Are trade surpluses smart thing to have?
What a bizarre question. Trade surpluses (or their big sisters, current account surpluses) seem to be what every country is supposed to aspire to. They are the way, for example, that Germany thinks the euro crisis should be solved. The New Year’s resolution of many European politicians in the “peripheral” countries is quite likely: get our house back in order, become more competitive and achieve trade surpluses.
Pursuing the latter is the moral thing to do, according to this narrative, but the real question is whether it is the smart thing as well.
Although it is likely the most important concept in national accounting, the trade balance of a country can be computed in two different ways: from an international and an intra-temporal standpoint. This fact remains little understood not only by the public but by prominent politicians, who should know better.
Common sense has it that running a trade surplus is “good” and a deficit “bad.” Economists are usually less judgmental about such matters and refuse to attach moral terms to trade numbers – for good reason. In our world, there cannot be “good” countries with surpluses and “bad” countries with deficits. Since the surpluses of one country are the deficits of another, it is impossible for every nation on earth to run a trade surplus – short of humanity discovering a way to swap goods and services with extraterrestrials.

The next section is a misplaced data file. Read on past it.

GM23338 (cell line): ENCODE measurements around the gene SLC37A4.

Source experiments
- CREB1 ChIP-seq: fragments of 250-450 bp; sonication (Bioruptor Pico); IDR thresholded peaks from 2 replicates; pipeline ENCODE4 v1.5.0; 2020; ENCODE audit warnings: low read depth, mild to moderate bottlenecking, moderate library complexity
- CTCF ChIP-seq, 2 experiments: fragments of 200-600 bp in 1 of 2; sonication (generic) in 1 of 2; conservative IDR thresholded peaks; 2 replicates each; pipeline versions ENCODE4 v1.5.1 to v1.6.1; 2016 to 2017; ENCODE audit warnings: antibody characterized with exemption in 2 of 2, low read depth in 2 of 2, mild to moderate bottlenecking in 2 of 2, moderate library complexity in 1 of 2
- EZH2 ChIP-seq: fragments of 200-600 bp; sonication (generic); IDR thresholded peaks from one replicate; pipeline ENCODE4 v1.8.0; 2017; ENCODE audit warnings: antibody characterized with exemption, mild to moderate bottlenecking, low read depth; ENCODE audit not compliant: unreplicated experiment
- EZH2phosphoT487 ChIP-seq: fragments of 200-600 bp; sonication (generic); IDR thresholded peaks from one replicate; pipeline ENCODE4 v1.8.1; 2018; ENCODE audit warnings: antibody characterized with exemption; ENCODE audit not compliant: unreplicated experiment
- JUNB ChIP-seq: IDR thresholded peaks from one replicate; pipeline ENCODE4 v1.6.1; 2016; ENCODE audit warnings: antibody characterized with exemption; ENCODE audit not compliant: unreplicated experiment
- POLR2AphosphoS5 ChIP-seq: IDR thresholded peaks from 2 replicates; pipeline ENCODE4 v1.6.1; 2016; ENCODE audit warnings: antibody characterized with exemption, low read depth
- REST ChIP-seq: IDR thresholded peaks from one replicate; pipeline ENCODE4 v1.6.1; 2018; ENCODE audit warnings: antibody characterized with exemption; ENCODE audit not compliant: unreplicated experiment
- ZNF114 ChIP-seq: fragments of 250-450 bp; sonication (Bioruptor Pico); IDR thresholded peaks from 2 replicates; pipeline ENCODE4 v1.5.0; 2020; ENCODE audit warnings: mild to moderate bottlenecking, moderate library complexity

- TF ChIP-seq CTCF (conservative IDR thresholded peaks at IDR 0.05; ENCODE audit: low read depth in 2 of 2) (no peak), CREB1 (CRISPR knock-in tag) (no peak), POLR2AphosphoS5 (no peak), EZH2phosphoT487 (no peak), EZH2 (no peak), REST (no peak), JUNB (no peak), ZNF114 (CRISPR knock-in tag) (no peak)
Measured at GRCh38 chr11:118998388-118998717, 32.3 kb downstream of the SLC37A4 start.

Moreover, from an intra-temporal perspective, a trade surplus means that a country consumes and invests less than it produces within its borders: hence it has to save and invest abroad. The mirror image of a trade surplus is a country exporting capital or investing it abroad instead of at home. A trade surplus can illustrate the preference of the population to consume more in the future than it does today and/or a lack of domestic investment opportunities.
Judgmental considerations aside, running large trade surpluses comes with problems of its own. Two German studies published in December, one by the Berlin economics institute DIW and the other by Professor Gunther Schnabl of the University of Leipzig, examined German investments abroad, which result from German trade surpluses.
According to Schnabl, if one takes the cumulated current account surpluses (as a proxy for trade surpluses) since the beginning of 2000, the astonishing sum of EUR 1.66trn has been invested by Germany abroad. Yet German net wealth abroad today only totals an estimated EUR 1.2trn, meaning that Germany has recorded a net loss of EUR 460bn on its investments. The DIW study arrives at similar estimates on losses that have occurred since 2006, which it puts at 20% of German GDP. Of the countries reviewed by the DIW, only the Netherlands, among Germany’s peers, fared worse, losing the equivalent of 40% of its GDP on its investment abroad. Austria was similar to Germany at –20%, while France, Italy and the UK suffered losses of between 5% and 15%. Switzerland broke even on its foreign investments while the US and Belgium managed to make gains of 25% and 30%, respectively.
Belgium’s success is especially telling because it shows that the German net wealth losses cannot only be attributed to the strength of the euro against other currencies.
The argument often goes that running trade surpluses is smart because they provide “reserves” for future generations or during times of hardship. However, this argument only makes sense if those surpluses are invested wisely. So the only legitimate way an economist can answer the question that headlines this article is: “It depends.”